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NFHS findings

Context:  The Ministry of Health and Family Welfare has released data fact sheets for 22 States and Union Territories based on the findings of Phase I of the National Family Health Survey-5 (NFHS-5).

What are the worrying findings?

  • Malnutrition: Of the 22 States and UTs, there is an increase in the prevalence of severe acute malnutrition in 16 States/UTs (compared to NFHS-4 conducted in 2015-16).
    • The percentage of children under five who are underweight has also increased in 16 out of the 22 States/UTs.
    • There is also an increase in the prevalence of other indicators such as adult malnutrition measured by those having a Body Mass Index of less than 18.5kg/m2 in many States/ UTs.
  • Anaemia: Anaemia levels among children as well as adult women have increased in most of the States with a decline in anaemia among children being seen only in four States/UTs.
  • Obesity: Most States/UTs also see an increase in overweight/obesity prevalence among children and adults, once again drawing attention to the inadequacy of diets in India both in terms of quality and quantity.
  • Stunting: The data report an increase in childhood stunting in 13 of the 22 States/UTs compared to the data of NFHS-4.
    • There was a 10 pp decline in stunting among children under five between 2005-06 (NFHS-3) and 2015-16 (NFHS-4), from 48% to 38%, averaging 1 pp a year. This was considered to be a very slow pace of improvement.
  • Starvation: Volunteers of the Right to Food campaign have listed over 100 starvation deaths based on media and/or verified fact- finding reports since 2015.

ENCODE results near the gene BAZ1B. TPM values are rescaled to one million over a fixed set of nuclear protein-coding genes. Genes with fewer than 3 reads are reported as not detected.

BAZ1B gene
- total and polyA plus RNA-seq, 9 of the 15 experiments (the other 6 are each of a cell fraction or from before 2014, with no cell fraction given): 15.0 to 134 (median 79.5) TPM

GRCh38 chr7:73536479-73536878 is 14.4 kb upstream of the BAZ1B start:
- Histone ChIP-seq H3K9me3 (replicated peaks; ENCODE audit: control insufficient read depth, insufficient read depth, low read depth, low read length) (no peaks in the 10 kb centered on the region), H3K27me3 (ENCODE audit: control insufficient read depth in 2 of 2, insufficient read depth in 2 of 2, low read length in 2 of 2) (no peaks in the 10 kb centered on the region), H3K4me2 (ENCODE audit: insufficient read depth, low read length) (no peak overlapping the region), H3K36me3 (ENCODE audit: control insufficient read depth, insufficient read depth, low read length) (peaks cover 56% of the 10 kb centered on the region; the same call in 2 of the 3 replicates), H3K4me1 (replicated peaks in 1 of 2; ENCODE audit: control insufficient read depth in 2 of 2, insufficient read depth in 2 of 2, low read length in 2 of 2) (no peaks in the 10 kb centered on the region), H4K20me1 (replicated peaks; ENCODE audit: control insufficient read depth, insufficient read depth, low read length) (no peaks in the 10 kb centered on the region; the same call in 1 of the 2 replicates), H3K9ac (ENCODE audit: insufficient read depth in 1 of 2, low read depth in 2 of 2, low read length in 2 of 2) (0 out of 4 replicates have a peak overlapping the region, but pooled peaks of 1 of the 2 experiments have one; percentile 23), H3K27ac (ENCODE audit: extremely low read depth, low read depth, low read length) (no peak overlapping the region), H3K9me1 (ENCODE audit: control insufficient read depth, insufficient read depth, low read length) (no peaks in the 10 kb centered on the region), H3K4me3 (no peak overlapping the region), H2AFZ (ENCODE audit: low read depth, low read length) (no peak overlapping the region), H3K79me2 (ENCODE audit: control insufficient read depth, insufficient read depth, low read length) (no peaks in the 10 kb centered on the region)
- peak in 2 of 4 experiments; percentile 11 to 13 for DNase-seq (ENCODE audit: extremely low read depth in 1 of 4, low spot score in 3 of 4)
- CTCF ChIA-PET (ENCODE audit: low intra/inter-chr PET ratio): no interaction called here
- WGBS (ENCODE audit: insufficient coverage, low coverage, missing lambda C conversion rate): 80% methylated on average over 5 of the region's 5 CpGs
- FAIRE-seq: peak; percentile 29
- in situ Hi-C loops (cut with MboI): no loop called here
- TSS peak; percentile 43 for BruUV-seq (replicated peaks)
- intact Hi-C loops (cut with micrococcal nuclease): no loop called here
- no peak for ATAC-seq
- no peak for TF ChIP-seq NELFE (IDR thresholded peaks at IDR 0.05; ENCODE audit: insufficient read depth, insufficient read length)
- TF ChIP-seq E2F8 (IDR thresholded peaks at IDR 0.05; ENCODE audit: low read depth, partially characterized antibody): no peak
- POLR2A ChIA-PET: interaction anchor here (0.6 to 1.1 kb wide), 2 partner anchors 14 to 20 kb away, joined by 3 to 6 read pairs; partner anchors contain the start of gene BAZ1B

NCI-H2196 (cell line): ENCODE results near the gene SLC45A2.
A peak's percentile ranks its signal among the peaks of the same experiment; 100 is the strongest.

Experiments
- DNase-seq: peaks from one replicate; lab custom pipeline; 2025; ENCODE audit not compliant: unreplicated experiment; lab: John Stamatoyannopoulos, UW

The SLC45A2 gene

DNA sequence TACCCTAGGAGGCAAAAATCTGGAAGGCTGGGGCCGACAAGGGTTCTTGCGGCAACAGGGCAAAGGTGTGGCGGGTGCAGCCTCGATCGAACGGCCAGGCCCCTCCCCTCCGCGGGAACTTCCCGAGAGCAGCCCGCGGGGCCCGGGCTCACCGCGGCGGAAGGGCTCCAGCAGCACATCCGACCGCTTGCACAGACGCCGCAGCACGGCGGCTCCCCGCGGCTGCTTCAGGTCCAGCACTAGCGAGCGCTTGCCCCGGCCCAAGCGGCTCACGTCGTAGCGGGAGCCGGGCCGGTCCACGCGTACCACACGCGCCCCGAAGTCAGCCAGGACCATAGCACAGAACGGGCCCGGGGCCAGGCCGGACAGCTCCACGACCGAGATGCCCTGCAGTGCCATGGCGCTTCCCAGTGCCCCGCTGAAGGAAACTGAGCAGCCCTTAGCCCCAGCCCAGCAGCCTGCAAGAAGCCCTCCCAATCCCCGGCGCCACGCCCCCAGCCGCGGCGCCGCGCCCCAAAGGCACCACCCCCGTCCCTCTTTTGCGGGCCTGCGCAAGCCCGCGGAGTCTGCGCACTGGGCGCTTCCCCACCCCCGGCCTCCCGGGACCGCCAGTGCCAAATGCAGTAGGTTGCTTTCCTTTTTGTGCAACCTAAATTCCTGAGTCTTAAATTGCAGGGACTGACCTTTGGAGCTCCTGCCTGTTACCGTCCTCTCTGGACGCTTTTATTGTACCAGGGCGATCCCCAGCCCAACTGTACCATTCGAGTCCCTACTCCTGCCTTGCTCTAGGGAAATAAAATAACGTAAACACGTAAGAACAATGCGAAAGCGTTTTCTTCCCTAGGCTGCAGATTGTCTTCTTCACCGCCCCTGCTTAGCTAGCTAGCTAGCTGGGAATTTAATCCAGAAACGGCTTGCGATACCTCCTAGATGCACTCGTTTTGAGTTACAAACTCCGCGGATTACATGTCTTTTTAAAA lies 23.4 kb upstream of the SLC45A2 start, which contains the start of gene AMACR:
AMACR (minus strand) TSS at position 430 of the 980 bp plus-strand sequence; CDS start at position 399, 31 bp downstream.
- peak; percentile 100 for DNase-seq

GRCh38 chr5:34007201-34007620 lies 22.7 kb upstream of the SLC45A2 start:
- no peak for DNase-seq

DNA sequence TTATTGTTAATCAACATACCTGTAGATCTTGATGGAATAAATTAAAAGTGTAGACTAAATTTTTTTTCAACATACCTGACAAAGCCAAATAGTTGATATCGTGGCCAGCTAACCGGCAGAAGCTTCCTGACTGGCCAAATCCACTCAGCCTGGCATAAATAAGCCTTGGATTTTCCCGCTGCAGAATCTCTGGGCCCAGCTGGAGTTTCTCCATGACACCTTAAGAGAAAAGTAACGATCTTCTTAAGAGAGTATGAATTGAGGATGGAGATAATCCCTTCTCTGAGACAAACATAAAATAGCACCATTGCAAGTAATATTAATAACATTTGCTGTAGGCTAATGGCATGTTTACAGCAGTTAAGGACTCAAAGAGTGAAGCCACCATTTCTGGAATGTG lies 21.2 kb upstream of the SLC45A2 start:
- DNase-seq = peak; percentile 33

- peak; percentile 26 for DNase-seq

• Food insecurity: Field surveys such as ‘Hunger Watch’ are already showing massive levels of food insecurity and decline in food consumption, especially among the poor and vulnerable households.
    • In the Hunger Watch survey carried out in 11 States, two-thirds of the respondents reported that the nutritional quality and quantity of their diets worsened in September-October compared to before the lockdown.

What are the steps to be taken?

  • Improvements: There are some improvements seen in determinants of malnutrition such as access to sanitation, clean cooking fuels and women’s status, a reduction in spousal violence and greater access of women to bank accounts.
  • Interventions: Direct interventions such as supplementary nutrition, growth monitoring, and behaviour change communication through the ICDS and school meals must be strengthened and given more resources.
  • Progress on maternity entitlements: Universal maternity entitlements and child care services to enable exclusive breastfeeding, appropriate infant and young child feeding, recognising women’s unpaid work burdens have been on the agenda for long, but not much progress has been made on these.
  • Strategy: An employment-centred growth strategy which includes universal provision of basic services for education, health, food and social security is imperative.
  • Expansion in social protection schemes: Such as the Mahatma Gandhi National Rural Employment Guarantee Scheme, the Public Distribution System, the Integrated Child Development Scheme (ICDS), and school meals have contributed to reduction in absolute poverty as well as previous improvements in nutrition indicators.

Way forward

  • It is hoped that the experience of the pandemic, as well as the results of NFHS-5, serve as a wake-up call for serious rethinking of issues related to nutrition and accord these issues priority.
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